Mirza Norollah 1855-1925
Gidney records “And so it came to pass that Mirza Norollah, a native Jew of Tehran (whose father was a physician to the Shah), converted to the faith of Christ, baptized and trained in the Society’s College, was sent out to take charge of the mission in 1888. He arrived at Tehran on December 4th, and was well received by his friends and relatives. Many came to him to hear an account of his journeys and experiences. On the first Saturday after his arrival he went to his father’s synagogue, which all his relatives attended. The portion of Scripture for that day was taken from Ezekiel xxxvii. After it had been read, he asked to be allowed to talk to the people about it, and, permission being granted, he read the passage again in Hebrew and in Persian, and then proclaimed to them the crucified Jesus as their Messiah and Redeemer.”
Norollah (also Nurullah) came to faith as a young man in the early 1880s after reading a Bible given to his father by Aaron Stern.
He left Persia in search of Stern, who by then was leading the work at Hebrew College at Palestine Place, London. Stern clearly remembered visiting the Norollah home and presenting the New Testament to the Court Physician He was overjoyed to see the result of this gift and, on his advice, Mirza was trained in the London Society’s college. Norollah studied and trained until 1888, when he returned to Teheran to take up the work of CMJ. On his arrival he read in his father’s synagogue, where all his family attended prayers, from the appointed lesson of the day, Ezekiel 37, and spoke of Jesus as the Messiah of Israel. His eldest brother came to faith just weeks after Mirza returned to Persia. Many others of his family followed, included his nephew, Jollynoos, who later became his right hand in the work of CMJ in Persia.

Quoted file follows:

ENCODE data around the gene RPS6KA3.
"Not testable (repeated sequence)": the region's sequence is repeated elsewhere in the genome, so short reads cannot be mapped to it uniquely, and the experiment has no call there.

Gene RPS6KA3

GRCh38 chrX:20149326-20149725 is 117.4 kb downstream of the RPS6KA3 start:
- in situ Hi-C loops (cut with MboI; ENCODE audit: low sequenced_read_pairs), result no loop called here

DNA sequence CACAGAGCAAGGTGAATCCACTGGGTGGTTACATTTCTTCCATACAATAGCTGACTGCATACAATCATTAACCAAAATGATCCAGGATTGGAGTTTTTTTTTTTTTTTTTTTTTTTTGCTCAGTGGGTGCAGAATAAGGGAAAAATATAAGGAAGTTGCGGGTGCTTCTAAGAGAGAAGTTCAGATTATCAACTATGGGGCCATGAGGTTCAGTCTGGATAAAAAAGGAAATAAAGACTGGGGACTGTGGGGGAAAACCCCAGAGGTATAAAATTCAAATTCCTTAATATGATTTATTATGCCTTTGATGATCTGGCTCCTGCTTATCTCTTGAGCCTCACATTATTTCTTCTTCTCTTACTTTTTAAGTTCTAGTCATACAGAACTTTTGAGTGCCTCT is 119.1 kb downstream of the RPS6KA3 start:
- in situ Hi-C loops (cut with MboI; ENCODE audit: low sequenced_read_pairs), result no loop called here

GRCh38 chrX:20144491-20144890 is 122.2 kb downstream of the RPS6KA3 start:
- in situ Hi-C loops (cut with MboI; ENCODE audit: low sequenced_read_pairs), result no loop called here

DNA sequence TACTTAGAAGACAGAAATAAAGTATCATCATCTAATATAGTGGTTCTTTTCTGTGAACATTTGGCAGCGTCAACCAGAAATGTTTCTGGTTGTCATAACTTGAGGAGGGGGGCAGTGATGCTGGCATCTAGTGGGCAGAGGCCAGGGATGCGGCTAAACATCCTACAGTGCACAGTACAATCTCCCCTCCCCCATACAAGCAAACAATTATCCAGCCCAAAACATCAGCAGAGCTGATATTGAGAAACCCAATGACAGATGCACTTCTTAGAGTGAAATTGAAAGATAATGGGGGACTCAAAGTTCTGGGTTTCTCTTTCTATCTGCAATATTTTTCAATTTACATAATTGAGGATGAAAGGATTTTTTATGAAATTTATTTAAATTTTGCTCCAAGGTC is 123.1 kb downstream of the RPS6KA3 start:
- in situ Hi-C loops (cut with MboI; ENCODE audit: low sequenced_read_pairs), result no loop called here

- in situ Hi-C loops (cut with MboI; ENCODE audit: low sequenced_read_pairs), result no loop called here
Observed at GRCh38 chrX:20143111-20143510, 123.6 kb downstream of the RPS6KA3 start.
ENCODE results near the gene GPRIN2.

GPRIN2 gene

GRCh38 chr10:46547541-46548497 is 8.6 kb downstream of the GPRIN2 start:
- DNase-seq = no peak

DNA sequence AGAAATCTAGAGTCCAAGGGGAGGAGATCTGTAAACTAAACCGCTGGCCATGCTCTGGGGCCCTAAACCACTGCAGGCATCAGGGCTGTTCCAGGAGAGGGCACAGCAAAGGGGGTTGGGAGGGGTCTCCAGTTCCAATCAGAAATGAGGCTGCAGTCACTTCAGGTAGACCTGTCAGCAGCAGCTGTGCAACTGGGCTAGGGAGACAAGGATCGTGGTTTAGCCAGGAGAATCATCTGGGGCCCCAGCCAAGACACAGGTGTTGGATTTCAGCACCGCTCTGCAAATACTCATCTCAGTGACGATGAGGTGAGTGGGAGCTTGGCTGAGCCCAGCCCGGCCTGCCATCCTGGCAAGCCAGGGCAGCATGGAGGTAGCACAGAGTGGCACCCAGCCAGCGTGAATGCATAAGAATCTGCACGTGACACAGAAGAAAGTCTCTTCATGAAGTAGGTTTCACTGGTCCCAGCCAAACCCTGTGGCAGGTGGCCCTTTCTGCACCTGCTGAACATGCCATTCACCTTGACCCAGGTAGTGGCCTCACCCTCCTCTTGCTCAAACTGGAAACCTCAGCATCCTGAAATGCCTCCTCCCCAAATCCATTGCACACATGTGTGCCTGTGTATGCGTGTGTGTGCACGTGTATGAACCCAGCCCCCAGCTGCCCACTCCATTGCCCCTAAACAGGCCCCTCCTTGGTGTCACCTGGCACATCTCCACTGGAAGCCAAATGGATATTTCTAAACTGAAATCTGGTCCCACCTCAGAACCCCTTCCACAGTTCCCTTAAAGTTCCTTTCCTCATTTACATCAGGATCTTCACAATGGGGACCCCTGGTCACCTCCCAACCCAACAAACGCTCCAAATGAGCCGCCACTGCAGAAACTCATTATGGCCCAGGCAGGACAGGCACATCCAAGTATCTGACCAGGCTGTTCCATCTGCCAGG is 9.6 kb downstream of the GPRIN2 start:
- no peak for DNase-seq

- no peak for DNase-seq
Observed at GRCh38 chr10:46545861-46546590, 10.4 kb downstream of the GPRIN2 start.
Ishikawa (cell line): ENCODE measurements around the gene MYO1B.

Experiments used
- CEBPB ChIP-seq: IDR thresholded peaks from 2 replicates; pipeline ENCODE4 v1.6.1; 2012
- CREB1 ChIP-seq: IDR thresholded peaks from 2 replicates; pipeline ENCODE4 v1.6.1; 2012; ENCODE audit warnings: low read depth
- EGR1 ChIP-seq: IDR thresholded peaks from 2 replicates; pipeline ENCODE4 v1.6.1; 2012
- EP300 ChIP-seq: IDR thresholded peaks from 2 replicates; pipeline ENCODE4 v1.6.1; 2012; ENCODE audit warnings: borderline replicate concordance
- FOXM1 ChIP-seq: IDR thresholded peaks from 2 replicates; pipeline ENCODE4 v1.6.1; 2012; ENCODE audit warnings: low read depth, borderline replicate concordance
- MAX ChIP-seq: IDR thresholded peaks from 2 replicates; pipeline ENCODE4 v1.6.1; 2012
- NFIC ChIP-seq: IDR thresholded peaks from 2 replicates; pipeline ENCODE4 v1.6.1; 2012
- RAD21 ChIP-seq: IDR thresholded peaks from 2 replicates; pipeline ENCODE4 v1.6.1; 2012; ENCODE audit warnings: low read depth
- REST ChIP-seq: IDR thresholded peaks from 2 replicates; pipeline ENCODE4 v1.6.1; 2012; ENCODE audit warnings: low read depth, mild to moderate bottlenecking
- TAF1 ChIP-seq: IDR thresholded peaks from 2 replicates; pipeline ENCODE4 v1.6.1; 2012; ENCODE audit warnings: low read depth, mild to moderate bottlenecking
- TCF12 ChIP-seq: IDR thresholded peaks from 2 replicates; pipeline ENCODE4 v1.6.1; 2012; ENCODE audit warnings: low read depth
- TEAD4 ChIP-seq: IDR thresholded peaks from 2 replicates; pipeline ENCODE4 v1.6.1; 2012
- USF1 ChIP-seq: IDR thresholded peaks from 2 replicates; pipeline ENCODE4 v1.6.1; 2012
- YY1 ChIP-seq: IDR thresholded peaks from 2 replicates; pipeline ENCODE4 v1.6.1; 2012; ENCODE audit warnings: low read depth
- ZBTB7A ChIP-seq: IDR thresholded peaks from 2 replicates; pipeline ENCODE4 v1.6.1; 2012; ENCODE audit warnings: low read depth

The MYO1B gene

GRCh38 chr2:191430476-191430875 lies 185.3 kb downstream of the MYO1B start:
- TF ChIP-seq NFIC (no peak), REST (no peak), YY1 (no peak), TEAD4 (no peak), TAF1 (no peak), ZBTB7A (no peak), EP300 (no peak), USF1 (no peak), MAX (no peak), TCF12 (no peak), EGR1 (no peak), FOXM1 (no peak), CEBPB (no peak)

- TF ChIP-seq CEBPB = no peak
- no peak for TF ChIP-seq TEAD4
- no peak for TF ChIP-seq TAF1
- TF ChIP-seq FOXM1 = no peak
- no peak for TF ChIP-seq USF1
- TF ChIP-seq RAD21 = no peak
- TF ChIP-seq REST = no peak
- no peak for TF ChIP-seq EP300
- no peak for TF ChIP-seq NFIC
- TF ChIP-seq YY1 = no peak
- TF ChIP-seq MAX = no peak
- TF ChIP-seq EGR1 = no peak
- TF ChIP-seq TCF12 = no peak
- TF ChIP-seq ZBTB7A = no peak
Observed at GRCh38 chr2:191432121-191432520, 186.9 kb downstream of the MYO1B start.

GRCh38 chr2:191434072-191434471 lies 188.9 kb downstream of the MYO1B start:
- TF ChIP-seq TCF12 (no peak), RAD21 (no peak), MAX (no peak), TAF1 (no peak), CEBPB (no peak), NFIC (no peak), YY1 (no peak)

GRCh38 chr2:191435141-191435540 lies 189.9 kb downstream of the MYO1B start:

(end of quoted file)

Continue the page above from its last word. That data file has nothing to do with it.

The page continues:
Norollah established a book shop, schools, regular Sunday services for Jewish believers, and evangelistic meetings on Shabbat – first in Tehran and then also in Isfahan. He visited the Jews in their home, and continued to preach the Messiah in the synagogues. In Hamadan the Chief Rabbi allowed him to preach in his synagogue on Shabbat.
In 1890 Norollah established a school in Isfahan. About fifty children attended, and people came to faith – among them a well respected Rabbi. The rabbi did all he could to support Mirza, encouraging parents to send their children to the Christian school, and providing him with a house for meetings. However, at the end of the year Norollah was expelled from Isfahan because of false charges, and the school was closed. Mirza returned to Teheran and spent the next several years traveling around Persia. In 1897 the school was reopened, with an attendance of 120.
In Teheran schools were opened for boys and girls together with regular Sunday services that included prayer meetings and Bible Study for new believers and enquirers.
In 1919 Mirza Norollah handed the work over to his nephew, Jollynoos. He died in 1925 after thirty-five years of service. The ministry continued until the Islamic Revolution.
Prayer: Thank you Lord for this inspiring Iranian Jewish believer in Jesus – his industry, his scholarship, his shining faith. Thank you for the legacy he left, and the many Iranian Jewish believers in Yeshua throughout the world. Lord, we pray for the Jewish community and Jewish believers in Yeshua in Iran, and the Iranian diaspora, that they may have freedom to live out their identity and faith in the knowledge of your purposes for Israel, and your love to all humanity through your Son, the Messiah Yeshua. In his name we pray. Amen
translation of the Bible into Judeo-Persian at the request of the British and Foreign Bible Society.
Crombie, Kelvin. Restoring Israel 200 Years of the CMJ Story, Nicolayson’s Ltd, Christ Church, Jerusalem, 2008
Stephens, George Henry, Jewish Christian Leaders. London, Oliphants/Lakeland. 1966
Bat Ye’or, Kochan, Littman. Islam and Dhimmittude, Where Civilizations Collide. Farleigh Dickinson University Press, 2002 (p. 125-126)
Bible Society Archives, BSAZ/1/N 1804-1897 www.janus.lib.com.ac.uk/db/node
– editor of Persian in Hebrew Characters;
– 18 letters from Hamadan (Iran) and England 1894-1896
The Jews of Iran in the Nineteenth Century: Aspects of History, Community …
edited by David Yeroushalmi